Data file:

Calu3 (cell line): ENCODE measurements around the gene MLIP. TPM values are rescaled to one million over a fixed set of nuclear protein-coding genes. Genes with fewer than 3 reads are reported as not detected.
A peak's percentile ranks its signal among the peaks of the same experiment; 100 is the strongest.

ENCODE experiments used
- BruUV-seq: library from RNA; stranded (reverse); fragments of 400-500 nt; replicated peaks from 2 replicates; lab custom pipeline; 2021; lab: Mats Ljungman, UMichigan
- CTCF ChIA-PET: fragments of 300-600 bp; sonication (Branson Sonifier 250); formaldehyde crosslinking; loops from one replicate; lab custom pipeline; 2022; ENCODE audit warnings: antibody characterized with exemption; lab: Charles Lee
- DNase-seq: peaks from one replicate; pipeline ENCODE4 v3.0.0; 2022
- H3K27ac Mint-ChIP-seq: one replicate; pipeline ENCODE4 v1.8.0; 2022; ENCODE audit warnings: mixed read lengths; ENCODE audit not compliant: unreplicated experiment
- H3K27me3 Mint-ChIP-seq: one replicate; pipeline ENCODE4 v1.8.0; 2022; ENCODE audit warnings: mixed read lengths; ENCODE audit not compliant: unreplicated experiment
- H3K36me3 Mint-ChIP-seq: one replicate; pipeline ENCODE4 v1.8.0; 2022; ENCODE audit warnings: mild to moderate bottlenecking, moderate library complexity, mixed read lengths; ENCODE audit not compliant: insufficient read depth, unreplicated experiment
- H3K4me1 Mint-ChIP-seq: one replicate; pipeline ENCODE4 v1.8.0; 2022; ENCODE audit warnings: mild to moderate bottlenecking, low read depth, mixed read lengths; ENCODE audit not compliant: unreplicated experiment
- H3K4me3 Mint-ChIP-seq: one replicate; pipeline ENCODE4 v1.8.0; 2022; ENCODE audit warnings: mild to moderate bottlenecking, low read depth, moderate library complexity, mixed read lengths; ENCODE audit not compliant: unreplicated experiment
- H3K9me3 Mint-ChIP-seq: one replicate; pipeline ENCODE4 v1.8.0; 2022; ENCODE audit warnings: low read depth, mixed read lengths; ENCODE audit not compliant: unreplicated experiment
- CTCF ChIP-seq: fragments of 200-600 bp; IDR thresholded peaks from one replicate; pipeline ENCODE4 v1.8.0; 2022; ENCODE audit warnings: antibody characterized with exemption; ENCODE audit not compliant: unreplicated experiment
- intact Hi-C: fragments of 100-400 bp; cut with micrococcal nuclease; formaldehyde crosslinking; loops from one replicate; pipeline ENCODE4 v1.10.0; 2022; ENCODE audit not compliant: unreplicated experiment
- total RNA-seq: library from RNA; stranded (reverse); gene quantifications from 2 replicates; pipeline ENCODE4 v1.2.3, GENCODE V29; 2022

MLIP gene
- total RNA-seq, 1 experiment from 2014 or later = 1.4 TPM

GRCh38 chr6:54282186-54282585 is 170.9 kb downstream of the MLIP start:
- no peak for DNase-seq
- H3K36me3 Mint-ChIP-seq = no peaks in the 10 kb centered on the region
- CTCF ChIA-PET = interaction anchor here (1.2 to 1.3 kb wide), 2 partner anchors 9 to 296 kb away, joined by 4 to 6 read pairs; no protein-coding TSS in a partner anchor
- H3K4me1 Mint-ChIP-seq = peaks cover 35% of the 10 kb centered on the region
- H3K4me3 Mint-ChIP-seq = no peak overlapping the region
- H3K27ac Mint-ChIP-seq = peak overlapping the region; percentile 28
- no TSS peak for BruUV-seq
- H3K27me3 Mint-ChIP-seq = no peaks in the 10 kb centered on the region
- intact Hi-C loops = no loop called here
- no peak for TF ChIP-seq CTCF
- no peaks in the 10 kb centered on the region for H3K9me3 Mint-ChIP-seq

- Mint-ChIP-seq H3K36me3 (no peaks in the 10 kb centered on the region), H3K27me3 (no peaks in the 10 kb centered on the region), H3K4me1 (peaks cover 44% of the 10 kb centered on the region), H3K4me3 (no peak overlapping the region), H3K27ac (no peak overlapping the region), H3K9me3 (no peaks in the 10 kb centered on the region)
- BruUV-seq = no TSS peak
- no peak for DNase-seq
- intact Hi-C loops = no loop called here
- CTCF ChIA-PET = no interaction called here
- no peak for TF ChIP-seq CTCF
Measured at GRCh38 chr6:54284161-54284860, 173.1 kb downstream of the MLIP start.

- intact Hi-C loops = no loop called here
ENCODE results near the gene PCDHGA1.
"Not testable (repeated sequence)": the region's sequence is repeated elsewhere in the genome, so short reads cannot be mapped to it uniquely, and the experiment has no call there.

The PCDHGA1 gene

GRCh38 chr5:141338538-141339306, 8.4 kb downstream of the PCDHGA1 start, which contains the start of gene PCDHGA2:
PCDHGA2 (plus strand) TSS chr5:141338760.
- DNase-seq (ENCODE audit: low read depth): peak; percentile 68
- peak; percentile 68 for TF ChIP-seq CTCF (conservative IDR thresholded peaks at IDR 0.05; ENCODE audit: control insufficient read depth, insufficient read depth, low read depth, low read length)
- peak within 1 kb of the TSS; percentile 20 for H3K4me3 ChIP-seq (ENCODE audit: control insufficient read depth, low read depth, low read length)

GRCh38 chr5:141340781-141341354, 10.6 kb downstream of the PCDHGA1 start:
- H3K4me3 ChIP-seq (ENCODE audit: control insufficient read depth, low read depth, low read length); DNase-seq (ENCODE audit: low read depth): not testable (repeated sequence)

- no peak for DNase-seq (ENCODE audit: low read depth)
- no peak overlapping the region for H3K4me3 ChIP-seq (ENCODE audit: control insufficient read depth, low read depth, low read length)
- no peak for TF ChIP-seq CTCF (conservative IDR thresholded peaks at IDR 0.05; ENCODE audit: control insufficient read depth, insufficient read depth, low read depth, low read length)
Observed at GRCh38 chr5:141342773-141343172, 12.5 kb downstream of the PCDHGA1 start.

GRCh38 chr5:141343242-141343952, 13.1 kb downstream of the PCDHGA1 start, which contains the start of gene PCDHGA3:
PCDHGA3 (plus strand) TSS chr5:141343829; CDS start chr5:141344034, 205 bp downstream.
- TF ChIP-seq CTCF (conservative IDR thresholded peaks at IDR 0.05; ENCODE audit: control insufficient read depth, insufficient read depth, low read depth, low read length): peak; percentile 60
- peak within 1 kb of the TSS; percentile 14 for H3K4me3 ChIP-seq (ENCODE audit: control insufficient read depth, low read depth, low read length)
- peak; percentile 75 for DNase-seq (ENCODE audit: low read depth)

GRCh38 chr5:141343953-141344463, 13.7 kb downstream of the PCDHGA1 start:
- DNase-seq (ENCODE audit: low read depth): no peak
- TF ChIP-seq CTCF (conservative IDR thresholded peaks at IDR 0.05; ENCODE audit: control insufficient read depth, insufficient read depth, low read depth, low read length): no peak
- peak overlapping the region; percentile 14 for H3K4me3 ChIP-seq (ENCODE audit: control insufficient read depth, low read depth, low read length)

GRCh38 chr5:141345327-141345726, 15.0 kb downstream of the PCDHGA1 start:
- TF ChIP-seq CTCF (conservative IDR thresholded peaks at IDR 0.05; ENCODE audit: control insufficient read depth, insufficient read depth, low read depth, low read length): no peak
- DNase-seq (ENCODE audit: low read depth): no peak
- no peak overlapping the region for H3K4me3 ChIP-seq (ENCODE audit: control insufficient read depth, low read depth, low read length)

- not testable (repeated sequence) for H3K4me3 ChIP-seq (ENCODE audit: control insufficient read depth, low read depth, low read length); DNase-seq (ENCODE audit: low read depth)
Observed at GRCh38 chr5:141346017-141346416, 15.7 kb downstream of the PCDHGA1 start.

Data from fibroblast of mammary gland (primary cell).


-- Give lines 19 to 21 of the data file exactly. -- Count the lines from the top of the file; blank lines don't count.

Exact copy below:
- no peak for DNase-seq
- H3K36me3 Mint-ChIP-seq = no peaks in the 10 kb centered on the region
- CTCF ChIA-PET = interaction anchor here (1.2 to 1.3 kb wide), 2 partner anchors 9 to 296 kb away, joined by 4 to 6 read pairs; no protein-coding TSS in a partner anchor